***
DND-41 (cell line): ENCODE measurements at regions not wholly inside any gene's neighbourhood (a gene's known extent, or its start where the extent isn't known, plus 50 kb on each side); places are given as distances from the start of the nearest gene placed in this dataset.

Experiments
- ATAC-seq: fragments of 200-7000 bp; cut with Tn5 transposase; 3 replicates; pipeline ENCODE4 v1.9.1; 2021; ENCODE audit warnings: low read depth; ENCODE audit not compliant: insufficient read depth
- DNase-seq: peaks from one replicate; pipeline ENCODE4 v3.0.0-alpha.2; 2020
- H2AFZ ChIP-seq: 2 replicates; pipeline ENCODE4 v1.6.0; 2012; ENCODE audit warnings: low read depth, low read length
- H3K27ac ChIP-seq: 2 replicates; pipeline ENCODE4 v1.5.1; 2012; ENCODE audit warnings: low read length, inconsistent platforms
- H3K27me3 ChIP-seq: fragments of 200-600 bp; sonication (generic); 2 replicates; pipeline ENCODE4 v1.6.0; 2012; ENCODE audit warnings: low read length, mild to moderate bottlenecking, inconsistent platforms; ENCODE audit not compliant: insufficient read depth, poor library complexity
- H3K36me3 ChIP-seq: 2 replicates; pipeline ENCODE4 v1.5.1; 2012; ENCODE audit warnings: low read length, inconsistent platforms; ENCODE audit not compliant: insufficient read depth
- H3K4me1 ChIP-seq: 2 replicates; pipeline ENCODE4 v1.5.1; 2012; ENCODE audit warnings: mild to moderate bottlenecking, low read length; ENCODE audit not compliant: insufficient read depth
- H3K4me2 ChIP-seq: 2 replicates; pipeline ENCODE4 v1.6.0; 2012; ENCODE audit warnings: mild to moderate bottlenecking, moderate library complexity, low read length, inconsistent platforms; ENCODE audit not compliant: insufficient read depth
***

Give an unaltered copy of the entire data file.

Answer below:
DND-41 (cell line): ENCODE measurements at regions not wholly inside any gene's neighbourhood (a gene's known extent, or its start where the extent isn't known, plus 50 kb on each side); places are given as distances from the start of the nearest gene placed in this dataset.

Experiments
- ATAC-seq: fragments of 200-7000 bp; cut with Tn5 transposase; 3 replicates; pipeline ENCODE4 v1.9.1; 2021; ENCODE audit warnings: low read depth; ENCODE audit not compliant: insufficient read depth
- DNase-seq: peaks from one replicate; pipeline ENCODE4 v3.0.0-alpha.2; 2020
- H2AFZ ChIP-seq: 2 replicates; pipeline ENCODE4 v1.6.0; 2012; ENCODE audit warnings: low read depth, low read length
- H3K27ac ChIP-seq: 2 replicates; pipeline ENCODE4 v1.5.1; 2012; ENCODE audit warnings: low read length, inconsistent platforms
- H3K27me3 ChIP-seq: fragments of 200-600 bp; sonication (generic); 2 replicates; pipeline ENCODE4 v1.6.0; 2012; ENCODE audit warnings: low read length, mild to moderate bottlenecking, inconsistent platforms; ENCODE audit not compliant: insufficient read depth, poor library complexity
- H3K36me3 ChIP-seq: 2 replicates; pipeline ENCODE4 v1.5.1; 2012; ENCODE audit warnings: low read length, inconsistent platforms; ENCODE audit not compliant: insufficient read depth
- H3K4me1 ChIP-seq: 2 replicates; pipeline ENCODE4 v1.5.1; 2012; ENCODE audit warnings: mild to moderate bottlenecking, low read length; ENCODE audit not compliant: insufficient read depth
- H3K4me2 ChIP-seq: 2 replicates; pipeline ENCODE4 v1.6.0; 2012; ENCODE audit warnings: mild to moderate bottlenecking, moderate library complexity, low read length, inconsistent platforms; ENCODE audit not compliant: insufficient read depth